Mitch Seavey’s powerful run from Takotna to Cripple has eliminated several teams from consideration for the top spot in this year’s Iditarod, but the race is far from over. Already, Aliy Zirkle has made a statement by blasting through Cripple with a six minute stop, and Seavey followed with less rest than might be expected after his long run. That tells me Seavey is not ready to write off his nearest challengers, and right now that list includes his son Dallas and John Baker, in addition to Zirkle. I am making a second group of King, Mackey, Jonrowe, Lindner, and Ekran, all of whom arrived in cripple four or more hours after Mitch Seavey. History, and a significant amount of guessing, tells me this group of five mushers still is in the running, but the racers not yet in Cripple as of this report, written at 7:45 pm, are long shots.
Since this is John Baker’s web site, let’s talk about his chances. I am reminded that he has made up more than 3 hours on lots of powerful teams after reaching the Yukon many times. I’m not really sure how he does it. His team seems to gather momentum as the race progresses. Knowing him as I do, quite well, I assume he was pleased to see Mitch leave with about 4 ½ hours rest. That amount of rest is a little light after a 100 mile run with minimal stopping. If anything will slow him down, its reduced rest. Baker can thank Zirkle for that favor.
Someone asked me today how Mitch pulled off such a run. Of course I don’t know exactly what happened, but I have been on a few magical long runs myself, and perhaps I can shed some light on how they happen. For those who aren’t aware of ancient history, I once competed in lots of races. I had an excellent bunch of dogs (I still do) but I had mixed results. I was a passionate recreational musher ( I still am). And here is what I remember. Once in a while in a long race, I would leave a checkpoint for a crucial run that would either make or break my race, and after a few minutes the dogs would work out the kinks and it was like someone lit their tails on fire. Every dog’s line would go tight as a banjo string, the leaders would bear down, and we were on our way to an unforgettable run. I remember three such runs of 100 miles or so, and two meant big wins, one time over George Attla and the other over Susan Butcher. The third time I came in second to Jeff King by a few minutes, but in the process we both took seven hours off the Kuskowkim 300 race record. When I say I remember them, I mean they are chiseled into my memory. I can recall moments from those runs like they are still happening. The dogs, the weather, the trail, and the feeling, its all still there.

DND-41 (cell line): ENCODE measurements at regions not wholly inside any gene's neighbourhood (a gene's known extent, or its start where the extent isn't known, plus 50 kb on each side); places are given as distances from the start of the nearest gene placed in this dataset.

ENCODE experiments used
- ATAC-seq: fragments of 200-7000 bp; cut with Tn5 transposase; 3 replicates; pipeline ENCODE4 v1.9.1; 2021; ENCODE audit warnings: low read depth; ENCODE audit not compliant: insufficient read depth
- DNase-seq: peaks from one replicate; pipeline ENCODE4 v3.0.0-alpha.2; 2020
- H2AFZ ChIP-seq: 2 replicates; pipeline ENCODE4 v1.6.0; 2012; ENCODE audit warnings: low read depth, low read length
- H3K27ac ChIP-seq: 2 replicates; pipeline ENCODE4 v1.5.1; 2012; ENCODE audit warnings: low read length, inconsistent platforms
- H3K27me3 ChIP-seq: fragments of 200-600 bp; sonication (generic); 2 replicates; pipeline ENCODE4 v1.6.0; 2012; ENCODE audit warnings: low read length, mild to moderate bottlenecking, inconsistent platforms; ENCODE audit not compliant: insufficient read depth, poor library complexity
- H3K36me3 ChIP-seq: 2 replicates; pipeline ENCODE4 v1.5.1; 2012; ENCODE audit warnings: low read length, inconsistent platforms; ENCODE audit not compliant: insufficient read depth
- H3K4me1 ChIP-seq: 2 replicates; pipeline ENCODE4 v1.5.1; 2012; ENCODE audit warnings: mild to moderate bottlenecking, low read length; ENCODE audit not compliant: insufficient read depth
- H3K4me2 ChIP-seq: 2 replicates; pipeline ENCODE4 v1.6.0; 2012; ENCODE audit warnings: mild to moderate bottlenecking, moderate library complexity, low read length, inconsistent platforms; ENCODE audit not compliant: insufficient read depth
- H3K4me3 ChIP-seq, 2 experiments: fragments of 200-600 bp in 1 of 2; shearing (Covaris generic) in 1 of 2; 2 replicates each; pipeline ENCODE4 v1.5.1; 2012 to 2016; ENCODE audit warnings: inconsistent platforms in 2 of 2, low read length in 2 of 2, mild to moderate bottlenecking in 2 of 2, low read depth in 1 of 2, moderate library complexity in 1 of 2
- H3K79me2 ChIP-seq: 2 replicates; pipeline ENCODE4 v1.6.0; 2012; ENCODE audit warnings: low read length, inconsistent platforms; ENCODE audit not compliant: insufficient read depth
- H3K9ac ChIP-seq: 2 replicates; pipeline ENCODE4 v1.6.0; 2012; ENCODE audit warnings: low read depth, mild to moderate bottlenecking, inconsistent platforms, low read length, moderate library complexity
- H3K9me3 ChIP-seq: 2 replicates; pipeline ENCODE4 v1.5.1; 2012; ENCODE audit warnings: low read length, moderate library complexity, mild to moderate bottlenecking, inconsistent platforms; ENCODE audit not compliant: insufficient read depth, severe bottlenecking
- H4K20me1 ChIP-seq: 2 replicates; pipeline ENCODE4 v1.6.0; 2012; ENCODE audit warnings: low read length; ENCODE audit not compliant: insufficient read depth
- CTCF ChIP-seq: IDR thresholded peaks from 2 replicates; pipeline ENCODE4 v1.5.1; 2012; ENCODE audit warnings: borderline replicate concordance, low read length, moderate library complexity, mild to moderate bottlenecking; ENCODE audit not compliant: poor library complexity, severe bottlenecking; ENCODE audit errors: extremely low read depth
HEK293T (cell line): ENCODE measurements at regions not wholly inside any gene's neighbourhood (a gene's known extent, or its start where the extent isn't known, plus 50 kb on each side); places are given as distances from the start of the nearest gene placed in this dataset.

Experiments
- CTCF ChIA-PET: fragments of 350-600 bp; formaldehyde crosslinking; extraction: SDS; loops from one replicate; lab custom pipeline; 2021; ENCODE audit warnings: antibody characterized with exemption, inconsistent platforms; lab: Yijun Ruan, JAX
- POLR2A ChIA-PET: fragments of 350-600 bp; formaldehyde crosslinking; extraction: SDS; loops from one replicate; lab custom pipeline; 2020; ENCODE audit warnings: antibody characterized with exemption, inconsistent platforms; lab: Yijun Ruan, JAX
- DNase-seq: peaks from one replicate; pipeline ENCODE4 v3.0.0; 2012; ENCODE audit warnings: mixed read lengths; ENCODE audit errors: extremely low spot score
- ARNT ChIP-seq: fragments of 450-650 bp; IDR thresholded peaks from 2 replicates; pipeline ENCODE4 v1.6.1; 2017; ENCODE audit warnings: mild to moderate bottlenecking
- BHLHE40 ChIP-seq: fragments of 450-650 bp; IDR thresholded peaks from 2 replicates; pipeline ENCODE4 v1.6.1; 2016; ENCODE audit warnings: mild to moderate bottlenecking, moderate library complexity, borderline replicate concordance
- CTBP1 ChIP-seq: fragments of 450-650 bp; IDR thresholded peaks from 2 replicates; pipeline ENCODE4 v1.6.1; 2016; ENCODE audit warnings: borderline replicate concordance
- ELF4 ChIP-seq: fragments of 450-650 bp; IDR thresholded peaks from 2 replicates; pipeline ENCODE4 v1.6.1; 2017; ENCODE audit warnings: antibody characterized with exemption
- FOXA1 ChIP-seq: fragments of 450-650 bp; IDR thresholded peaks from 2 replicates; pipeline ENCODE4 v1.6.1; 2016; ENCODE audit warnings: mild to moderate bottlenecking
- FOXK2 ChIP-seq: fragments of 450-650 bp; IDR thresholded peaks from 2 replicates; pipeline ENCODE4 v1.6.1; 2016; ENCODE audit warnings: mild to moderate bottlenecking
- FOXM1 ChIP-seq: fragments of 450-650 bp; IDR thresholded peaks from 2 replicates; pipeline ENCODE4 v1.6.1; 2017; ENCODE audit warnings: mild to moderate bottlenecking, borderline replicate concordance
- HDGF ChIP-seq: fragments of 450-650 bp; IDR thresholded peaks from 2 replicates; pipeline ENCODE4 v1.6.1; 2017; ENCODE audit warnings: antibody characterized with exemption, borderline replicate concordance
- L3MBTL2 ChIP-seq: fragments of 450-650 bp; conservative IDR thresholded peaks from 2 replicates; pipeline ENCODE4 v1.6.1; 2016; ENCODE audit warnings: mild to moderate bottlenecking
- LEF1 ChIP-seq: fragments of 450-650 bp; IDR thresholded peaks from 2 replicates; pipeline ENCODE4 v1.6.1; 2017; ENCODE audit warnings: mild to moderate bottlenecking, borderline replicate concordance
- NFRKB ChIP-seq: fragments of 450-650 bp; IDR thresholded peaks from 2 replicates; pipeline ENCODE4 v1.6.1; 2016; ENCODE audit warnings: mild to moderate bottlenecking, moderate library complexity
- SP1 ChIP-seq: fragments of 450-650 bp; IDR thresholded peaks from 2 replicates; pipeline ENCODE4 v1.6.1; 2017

But I have no idea how those runs happened. I know I had good dogs, and they had good food and training, but then why did the same dogs do so poorly on their next race or the race after that? Maybe the pros of today could answer that question, but I can’t. It might relate to the same situation that exists in basketball when one team hits 60 percent of its shots one night and wins, and hits 30 percent a few days later and loses. It might be how the stars were lined up. Who knows?
Whatever the reason, Mitch Seavey pulled off a run that put him a leg up in the race, and if he wins, he will remember that run for a long time.
Myron Angstman, lawyer, pilot, and dog musher, lives in Bethel, Alaska. Read more about dogs, law suits and rural Alaska gossip by checking http://www.myronangstman.com/